nwlady,

    my name is dennis, i am 24 years old and i am in the same exact boat as you. i graduated with my ba in psych. i did very well, but then i decided that i wanted to do nursing. i am currently taking my pre reqs (anatomy and physiology 1 & 2, microbio, stats...etc.) i have another year of pre reqs to take (approx 25 more credits) and then in may of '08 i will be doing the accerlorated bsn program. i was lookign for a place online where i can talk to some nurses and nursing students. i feel the same way as you, this is the biggest step of my life right now and im not goign to lie...i am nervous. i really feel like i am making the right decision. if there are any nurses out there who would talk to me i would appreciate it. thank you all and nwlady, i woudl like to talk to you more as well. we are in the same boat and we are making the right decision. thank you everyboyd.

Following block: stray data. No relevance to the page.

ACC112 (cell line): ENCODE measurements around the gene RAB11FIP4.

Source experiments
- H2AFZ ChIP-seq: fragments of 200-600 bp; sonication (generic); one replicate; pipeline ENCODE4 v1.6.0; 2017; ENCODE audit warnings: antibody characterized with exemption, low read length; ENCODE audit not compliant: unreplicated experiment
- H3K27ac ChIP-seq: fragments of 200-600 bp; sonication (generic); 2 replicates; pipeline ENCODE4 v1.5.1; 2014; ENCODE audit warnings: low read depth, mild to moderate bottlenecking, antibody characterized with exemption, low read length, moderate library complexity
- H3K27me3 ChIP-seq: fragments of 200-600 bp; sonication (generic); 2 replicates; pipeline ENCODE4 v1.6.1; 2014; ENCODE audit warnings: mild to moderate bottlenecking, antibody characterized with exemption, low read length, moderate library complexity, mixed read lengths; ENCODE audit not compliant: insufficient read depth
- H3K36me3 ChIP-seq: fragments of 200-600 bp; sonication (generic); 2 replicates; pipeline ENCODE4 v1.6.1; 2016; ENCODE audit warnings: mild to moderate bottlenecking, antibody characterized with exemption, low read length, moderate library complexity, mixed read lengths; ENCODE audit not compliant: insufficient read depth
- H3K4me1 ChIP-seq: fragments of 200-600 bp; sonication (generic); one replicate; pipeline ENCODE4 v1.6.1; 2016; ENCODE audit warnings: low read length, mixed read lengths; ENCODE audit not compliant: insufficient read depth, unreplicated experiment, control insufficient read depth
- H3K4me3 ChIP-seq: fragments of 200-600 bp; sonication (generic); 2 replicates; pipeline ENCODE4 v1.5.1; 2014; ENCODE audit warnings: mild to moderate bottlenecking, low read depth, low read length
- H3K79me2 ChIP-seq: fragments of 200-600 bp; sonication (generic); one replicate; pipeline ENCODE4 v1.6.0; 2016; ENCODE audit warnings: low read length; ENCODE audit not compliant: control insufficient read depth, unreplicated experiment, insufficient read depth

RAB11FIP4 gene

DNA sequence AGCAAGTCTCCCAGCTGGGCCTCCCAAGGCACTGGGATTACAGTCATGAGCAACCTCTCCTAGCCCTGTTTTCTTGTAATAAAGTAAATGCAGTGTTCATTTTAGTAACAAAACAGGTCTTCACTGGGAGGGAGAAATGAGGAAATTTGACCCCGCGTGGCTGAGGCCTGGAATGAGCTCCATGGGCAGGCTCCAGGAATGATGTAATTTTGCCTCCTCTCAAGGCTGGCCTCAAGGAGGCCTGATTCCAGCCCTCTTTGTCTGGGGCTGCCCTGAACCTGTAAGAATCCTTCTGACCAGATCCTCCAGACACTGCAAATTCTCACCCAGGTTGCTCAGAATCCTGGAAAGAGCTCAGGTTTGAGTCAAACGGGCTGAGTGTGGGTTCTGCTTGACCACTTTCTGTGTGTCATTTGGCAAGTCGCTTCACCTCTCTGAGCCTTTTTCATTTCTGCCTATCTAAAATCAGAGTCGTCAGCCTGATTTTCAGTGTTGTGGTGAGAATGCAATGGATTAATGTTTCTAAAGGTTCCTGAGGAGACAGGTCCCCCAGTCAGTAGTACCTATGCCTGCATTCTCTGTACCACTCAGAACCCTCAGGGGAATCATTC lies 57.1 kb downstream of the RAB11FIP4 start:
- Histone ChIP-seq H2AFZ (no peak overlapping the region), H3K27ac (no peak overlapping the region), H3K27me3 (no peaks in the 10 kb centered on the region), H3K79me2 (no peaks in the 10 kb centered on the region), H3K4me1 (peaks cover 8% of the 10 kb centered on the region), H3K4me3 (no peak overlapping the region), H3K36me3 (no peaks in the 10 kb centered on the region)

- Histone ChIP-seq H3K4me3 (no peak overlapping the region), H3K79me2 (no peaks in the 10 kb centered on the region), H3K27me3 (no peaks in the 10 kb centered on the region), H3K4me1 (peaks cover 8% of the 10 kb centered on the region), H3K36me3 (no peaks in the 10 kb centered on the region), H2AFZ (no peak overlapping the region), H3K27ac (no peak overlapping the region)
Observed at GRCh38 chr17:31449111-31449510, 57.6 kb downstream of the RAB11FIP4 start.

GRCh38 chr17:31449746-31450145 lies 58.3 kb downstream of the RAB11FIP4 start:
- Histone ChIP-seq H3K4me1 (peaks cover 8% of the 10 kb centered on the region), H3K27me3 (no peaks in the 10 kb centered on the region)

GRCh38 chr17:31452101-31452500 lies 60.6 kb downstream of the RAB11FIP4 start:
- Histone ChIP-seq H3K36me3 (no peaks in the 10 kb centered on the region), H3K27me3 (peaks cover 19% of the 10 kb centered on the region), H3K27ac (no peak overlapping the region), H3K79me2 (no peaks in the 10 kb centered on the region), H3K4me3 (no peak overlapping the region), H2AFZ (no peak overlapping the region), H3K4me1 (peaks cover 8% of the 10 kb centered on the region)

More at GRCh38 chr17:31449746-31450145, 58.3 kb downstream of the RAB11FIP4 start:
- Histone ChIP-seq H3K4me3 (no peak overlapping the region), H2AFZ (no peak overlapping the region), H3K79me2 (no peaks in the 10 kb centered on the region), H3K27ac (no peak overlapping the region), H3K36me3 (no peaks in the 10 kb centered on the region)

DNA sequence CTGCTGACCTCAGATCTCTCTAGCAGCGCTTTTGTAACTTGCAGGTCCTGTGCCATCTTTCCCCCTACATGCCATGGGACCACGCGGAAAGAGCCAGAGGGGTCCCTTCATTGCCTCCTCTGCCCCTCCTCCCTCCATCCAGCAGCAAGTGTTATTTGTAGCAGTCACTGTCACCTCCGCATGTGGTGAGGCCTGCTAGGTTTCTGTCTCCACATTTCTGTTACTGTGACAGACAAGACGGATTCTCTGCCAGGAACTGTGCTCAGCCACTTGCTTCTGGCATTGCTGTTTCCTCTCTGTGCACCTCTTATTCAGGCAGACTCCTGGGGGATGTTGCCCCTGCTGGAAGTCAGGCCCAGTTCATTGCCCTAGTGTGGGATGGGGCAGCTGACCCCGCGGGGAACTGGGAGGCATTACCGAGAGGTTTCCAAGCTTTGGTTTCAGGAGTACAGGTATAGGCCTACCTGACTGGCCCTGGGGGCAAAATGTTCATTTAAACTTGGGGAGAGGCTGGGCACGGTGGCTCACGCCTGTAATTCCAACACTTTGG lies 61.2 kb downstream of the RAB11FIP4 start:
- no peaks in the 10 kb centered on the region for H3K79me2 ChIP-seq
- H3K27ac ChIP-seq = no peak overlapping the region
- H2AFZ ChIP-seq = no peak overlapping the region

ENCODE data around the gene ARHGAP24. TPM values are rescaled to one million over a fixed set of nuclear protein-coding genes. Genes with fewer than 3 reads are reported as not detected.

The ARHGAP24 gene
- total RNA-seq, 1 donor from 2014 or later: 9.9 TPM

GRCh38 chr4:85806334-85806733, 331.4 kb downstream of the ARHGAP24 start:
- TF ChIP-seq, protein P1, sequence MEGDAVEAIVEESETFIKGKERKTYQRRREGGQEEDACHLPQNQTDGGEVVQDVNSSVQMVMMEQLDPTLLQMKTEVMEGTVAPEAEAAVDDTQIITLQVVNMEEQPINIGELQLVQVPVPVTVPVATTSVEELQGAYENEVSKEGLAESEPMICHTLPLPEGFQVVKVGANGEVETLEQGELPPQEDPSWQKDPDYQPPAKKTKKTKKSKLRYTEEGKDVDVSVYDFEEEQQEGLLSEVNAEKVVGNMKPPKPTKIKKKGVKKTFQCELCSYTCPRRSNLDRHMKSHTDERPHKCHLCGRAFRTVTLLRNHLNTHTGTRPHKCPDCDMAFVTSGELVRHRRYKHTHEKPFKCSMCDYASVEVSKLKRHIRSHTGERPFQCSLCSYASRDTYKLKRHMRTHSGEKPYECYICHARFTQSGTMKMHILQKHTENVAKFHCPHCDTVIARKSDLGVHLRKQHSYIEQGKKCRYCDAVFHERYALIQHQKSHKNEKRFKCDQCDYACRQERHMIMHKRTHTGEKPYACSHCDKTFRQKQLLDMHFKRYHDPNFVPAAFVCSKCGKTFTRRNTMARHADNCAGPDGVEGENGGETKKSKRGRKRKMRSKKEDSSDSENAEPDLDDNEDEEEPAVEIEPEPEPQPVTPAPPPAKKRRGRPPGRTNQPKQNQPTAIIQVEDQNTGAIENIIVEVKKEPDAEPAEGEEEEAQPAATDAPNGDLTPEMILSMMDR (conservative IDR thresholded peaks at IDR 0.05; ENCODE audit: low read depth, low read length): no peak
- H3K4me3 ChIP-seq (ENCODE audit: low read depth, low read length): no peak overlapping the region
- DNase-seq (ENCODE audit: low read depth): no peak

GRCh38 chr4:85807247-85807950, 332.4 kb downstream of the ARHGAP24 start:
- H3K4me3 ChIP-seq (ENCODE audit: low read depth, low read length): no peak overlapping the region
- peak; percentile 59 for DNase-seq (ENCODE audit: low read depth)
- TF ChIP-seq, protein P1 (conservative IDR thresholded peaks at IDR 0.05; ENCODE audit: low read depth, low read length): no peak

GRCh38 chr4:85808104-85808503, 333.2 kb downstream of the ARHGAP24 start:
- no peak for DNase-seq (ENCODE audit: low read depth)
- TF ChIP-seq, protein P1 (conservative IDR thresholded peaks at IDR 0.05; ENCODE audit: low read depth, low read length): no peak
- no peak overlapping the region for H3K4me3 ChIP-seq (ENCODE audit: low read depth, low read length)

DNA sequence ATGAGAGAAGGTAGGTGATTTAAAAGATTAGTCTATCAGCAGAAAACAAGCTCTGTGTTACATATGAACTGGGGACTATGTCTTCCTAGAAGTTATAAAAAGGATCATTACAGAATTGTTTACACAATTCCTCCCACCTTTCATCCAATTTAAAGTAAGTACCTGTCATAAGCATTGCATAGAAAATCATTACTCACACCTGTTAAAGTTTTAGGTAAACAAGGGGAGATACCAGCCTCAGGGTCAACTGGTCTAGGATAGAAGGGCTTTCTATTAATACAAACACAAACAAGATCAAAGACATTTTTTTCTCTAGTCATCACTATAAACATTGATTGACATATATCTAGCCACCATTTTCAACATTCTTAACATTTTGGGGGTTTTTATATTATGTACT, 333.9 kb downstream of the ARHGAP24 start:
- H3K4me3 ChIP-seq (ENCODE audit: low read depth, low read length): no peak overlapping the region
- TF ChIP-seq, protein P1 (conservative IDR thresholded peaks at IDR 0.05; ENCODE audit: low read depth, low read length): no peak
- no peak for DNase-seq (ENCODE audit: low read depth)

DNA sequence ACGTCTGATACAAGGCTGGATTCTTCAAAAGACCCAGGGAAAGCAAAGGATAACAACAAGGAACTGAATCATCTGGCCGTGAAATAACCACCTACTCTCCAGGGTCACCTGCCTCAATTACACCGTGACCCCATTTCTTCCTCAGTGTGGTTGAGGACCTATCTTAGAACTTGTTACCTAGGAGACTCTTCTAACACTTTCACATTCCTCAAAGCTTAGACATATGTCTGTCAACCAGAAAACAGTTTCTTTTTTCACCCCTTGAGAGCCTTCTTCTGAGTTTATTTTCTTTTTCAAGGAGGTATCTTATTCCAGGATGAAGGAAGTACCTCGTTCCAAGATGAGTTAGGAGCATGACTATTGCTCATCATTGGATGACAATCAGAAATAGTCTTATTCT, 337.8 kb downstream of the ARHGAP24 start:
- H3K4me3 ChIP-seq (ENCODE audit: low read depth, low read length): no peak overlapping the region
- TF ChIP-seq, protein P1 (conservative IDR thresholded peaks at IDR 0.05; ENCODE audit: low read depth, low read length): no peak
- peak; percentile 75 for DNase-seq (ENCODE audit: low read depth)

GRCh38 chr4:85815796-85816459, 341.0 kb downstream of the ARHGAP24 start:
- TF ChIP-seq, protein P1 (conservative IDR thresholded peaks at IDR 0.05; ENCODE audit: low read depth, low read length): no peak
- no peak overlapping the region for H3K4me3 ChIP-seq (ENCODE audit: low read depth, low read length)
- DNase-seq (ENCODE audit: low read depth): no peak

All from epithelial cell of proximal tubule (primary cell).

-d

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    Last edit by suzanne4 on May 7, '07